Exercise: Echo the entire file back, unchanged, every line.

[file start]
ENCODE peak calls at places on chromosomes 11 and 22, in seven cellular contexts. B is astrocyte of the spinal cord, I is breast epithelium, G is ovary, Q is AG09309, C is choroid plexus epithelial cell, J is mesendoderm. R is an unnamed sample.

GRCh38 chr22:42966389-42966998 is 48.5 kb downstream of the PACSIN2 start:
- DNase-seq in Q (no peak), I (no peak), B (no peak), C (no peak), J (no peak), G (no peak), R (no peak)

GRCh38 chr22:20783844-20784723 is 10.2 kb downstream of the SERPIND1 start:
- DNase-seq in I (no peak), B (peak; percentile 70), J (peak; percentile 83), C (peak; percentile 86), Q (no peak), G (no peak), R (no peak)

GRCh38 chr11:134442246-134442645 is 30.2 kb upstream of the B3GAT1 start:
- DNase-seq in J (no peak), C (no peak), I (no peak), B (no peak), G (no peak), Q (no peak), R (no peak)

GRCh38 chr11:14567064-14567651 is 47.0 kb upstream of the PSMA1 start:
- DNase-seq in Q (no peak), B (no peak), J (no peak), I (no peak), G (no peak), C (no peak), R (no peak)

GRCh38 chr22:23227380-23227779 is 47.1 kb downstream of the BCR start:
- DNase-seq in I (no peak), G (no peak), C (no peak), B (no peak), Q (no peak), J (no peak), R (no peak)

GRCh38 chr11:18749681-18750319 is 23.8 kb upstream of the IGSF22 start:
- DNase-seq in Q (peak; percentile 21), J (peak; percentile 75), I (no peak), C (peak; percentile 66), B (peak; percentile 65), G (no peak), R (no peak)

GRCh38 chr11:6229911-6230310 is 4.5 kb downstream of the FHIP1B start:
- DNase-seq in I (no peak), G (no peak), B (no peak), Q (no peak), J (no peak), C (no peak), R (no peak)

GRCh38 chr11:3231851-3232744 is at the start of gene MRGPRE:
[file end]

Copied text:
ENCODE peak calls at places on chromosomes 11 and 22, in seven cellular contexts. B is astrocyte of the spinal cord, I is breast epithelium, G is ovary, Q is AG09309, C is choroid plexus epithelial cell, J is mesendoderm. R is an unnamed sample.

GRCh38 chr22:42966389-42966998 is 48.5 kb downstream of the PACSIN2 start:
- DNase-seq in Q (no peak), I (no peak), B (no peak), C (no peak), J (no peak), G (no peak), R (no peak)

GRCh38 chr22:20783844-20784723 is 10.2 kb downstream of the SERPIND1 start:
- DNase-seq in I (no peak), B (peak; percentile 70), J (peak; percentile 83), C (peak; percentile 86), Q (no peak), G (no peak), R (no peak)

GRCh38 chr11:134442246-134442645 is 30.2 kb upstream of the B3GAT1 start:
- DNase-seq in J (no peak), C (no peak), I (no peak), B (no peak), G (no peak), Q (no peak), R (no peak)

GRCh38 chr11:14567064-14567651 is 47.0 kb upstream of the PSMA1 start:
- DNase-seq in Q (no peak), B (no peak), J (no peak), I (no peak), G (no peak), C (no peak), R (no peak)

GRCh38 chr22:23227380-23227779 is 47.1 kb downstream of the BCR start:
- DNase-seq in I (no peak), G (no peak), C (no peak), B (no peak), Q (no peak), J (no peak), R (no peak)

GRCh38 chr11:18749681-18750319 is 23.8 kb upstream of the IGSF22 start:
- DNase-seq in Q (peak; percentile 21), J (peak; percentile 75), I (no peak), C (peak; percentile 66), B (peak; percentile 65), G (no peak), R (no peak)

GRCh38 chr11:6229911-6230310 is 4.5 kb downstream of the FHIP1B start:
- DNase-seq in I (no peak), G (no peak), B (no peak), Q (no peak), J (no peak), C (no peak), R (no peak)

GRCh38 chr11:3231851-3232744 is at the start of gene MRGPRE: